Tuesday, June 25, 2024

Pterosaur: A unique flying reptile that flew over the Isle of Skye

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Maria Gill
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  • Written by Georgina Ranard
  • BBC science correspondent

source image, Natural History Museum

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The wings, spine, and legs of the flying reptile were found, but the skull was not found

A unique type of flying reptile, or pterosaur, that lived 166-168 million years ago has been discovered on the Isle of Skye.

Its wings, shoulders, legs, and spine were found in a rock on the beach, but the fossil's skull was missing.

Scientists were surprised to find pterosaurs from this period off the west coast of Scotland, most of which are believed to have lived in China.

The creature – called Ceoptera – is the second pterosaur to be found on Skye.

Its name comes from the Scottish Gaelic word cheò, meaning fog, and is a reference to the Gaelic name of the island of Psyche – Eilean a' Cheò or Mist Island.

Fossils from this era, called the Middle Jurassic, are extremely rare, says Dr Liz Martin-Silverstone of the University of Bristol, who used a CT scanner to make a 3D digital model of the fossil.

“Finding anything from that time period that is more than just a single bone is really exciting,” she says.

The creature's wingspan was likely about 1 meter to 1.5 metres.

Professor Steve Brusatte, who was not involved in the research, says it is unique to Scotland. He adds that the research proves the existence of a type of pterosaur between the primitive and advanced stages of evolution.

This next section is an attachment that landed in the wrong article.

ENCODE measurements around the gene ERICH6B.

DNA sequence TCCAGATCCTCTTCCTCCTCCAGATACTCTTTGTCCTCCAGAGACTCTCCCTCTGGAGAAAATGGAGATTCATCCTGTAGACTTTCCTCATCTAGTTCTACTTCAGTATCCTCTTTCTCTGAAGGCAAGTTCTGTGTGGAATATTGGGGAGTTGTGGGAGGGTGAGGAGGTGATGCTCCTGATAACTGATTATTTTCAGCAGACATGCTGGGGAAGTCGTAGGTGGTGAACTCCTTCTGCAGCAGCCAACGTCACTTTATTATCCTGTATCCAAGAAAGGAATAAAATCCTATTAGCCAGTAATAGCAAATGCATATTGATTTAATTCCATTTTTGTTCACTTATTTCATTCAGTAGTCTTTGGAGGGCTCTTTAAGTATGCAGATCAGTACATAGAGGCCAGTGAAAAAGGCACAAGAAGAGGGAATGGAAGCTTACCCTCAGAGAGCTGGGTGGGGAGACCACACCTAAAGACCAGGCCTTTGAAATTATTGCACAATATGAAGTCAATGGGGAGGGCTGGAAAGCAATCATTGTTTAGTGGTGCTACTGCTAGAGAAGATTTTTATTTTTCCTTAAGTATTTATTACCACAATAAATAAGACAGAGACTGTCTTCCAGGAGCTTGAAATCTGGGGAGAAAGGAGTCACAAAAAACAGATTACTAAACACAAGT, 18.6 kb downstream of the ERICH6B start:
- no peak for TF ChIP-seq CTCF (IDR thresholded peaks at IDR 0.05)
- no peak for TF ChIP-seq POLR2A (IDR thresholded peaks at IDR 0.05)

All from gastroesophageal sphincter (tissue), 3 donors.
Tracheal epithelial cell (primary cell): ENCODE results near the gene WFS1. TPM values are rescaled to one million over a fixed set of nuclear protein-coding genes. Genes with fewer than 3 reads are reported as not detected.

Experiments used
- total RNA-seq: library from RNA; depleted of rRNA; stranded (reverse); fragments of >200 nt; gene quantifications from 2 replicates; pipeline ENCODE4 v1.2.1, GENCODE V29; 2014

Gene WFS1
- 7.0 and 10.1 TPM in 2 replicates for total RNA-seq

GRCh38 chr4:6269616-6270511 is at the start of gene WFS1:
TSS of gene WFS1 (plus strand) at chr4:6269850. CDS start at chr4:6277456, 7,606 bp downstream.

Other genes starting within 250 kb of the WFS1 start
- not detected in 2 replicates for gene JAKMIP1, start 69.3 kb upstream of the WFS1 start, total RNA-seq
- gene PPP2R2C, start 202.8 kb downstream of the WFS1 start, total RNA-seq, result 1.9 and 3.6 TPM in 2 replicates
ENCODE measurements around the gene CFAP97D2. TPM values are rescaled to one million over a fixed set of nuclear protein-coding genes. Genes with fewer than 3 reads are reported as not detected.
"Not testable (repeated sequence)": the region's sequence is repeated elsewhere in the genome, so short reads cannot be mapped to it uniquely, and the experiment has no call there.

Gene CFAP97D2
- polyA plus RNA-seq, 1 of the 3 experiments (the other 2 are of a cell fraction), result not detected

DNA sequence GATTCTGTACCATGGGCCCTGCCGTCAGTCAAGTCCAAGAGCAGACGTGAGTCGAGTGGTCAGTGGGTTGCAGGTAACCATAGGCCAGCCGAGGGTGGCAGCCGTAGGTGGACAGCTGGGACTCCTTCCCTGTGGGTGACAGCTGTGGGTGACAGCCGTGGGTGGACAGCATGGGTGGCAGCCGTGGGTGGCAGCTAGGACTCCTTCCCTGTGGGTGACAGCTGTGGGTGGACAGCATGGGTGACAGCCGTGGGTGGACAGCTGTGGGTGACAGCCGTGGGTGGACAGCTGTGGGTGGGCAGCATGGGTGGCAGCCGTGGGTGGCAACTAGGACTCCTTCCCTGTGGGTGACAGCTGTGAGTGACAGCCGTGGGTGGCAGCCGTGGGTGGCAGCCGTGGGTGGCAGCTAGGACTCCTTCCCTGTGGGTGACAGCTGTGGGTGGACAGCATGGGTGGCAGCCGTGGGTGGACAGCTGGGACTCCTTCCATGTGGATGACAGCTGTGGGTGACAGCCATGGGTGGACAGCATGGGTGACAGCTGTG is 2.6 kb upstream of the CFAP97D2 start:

He added: “This is a time before birds, so pterosaurs ruled the skies. This research shows that pterosaurs were common animals in Scotland, flying above the heads of dinosaurs.”

source image, NHM & Witton

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He explains that in the Middle Jurassic, Scotland was part of an island in the middle of the Atlantic Ocean with a subtropical climate with beaches and lakes, where pterosaurs may have liked to live.

Scientists at the Natural History Museum first found the fossil buried in rocks during an excavation in 2006.

“We were looking at a very dark black bone on a very dark gray rock. We were crawling on our hands and knees, looking for little smears of bone on the surface,” says Dr. Paul Barrett, who was on the expedition.

He adds that the team carried the fragile fossil in their backpacks on the return trip to London to protect it from damage.

It took thousands of hours to remove enough of the hard limestone rock around the fossil so it could be studied.

After using acid to dissolve the rock and then scanning the sample, scientists have now published their classification of the fossil.

“This group of more advanced flying reptiles flourished earlier than we initially thought,” says Dr. Barrett.

The creature is from the Darwinoptera branch of pterosaurs. The research shows that the group lived for more than 25 million years, from the late Early Jurassic to the Late Jurassic, explains Dr. Martin Silverstone.

The results were published in the Journal of Vertebrate Paleontology.

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